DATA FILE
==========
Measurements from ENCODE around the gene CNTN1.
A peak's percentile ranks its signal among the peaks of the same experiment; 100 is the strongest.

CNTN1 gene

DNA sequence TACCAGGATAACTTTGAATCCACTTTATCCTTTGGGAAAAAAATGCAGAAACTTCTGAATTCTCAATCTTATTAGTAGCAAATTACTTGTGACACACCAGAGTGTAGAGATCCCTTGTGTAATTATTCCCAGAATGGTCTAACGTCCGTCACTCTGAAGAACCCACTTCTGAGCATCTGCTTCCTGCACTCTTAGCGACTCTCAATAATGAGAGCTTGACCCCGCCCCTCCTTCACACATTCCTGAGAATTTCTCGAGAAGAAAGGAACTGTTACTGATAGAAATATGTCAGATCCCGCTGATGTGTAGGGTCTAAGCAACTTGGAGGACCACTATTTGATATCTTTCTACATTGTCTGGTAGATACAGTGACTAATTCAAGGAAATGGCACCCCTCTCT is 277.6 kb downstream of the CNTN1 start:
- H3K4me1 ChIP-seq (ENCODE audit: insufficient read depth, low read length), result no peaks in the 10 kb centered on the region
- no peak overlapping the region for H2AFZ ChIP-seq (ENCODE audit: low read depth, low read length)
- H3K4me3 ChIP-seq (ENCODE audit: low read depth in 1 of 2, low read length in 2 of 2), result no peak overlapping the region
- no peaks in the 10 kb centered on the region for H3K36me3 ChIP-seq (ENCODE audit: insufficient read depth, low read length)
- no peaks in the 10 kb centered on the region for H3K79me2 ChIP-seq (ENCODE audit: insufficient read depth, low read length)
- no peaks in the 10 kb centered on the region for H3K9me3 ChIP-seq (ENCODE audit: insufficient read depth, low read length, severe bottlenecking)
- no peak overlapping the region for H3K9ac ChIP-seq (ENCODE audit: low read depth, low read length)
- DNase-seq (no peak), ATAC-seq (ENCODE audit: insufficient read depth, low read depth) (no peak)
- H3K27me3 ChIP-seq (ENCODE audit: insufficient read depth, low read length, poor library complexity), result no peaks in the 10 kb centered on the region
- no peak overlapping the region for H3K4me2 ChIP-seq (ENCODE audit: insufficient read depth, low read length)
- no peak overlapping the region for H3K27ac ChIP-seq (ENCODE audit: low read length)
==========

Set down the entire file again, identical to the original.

Measurements from ENCODE around the gene CNTN1.
A peak's percentile ranks its signal among the peaks of the same experiment; 100 is the strongest.

CNTN1 gene

DNA sequence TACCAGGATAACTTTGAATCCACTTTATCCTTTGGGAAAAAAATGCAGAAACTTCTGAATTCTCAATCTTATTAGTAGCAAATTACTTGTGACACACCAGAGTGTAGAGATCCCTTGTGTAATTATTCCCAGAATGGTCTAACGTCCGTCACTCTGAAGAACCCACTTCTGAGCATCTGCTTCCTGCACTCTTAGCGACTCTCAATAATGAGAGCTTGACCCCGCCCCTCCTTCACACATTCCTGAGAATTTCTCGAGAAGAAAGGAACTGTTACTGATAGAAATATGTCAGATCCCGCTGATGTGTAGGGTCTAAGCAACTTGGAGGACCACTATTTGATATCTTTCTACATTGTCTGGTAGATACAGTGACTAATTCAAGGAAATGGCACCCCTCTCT is 277.6 kb downstream of the CNTN1 start:
- H3K4me1 ChIP-seq (ENCODE audit: insufficient read depth, low read length), result no peaks in the 10 kb centered on the region
- no peak overlapping the region for H2AFZ ChIP-seq (ENCODE audit: low read depth, low read length)
- H3K4me3 ChIP-seq (ENCODE audit: low read depth in 1 of 2, low read length in 2 of 2), result no peak overlapping the region
- no peaks in the 10 kb centered on the region for H3K36me3 ChIP-seq (ENCODE audit: insufficient read depth, low read length)
- no peaks in the 10 kb centered on the region for H3K79me2 ChIP-seq (ENCODE audit: insufficient read depth, low read length)
- no peaks in the 10 kb centered on the region for H3K9me3 ChIP-seq (ENCODE audit: insufficient read depth, low read length, severe bottlenecking)
- no peak overlapping the region for H3K9ac ChIP-seq (ENCODE audit: low read depth, low read length)
- DNase-seq (no peak), ATAC-seq (ENCODE audit: insufficient read depth, low read depth) (no peak)
- H3K27me3 ChIP-seq (ENCODE audit: insufficient read depth, low read length, poor library complexity), result no peaks in the 10 kb centered on the region
- no peak overlapping the region for H3K4me2 ChIP-seq (ENCODE audit: insufficient read depth, low read length)
- no peak overlapping the region for H3K27ac ChIP-seq (ENCODE audit: low read length)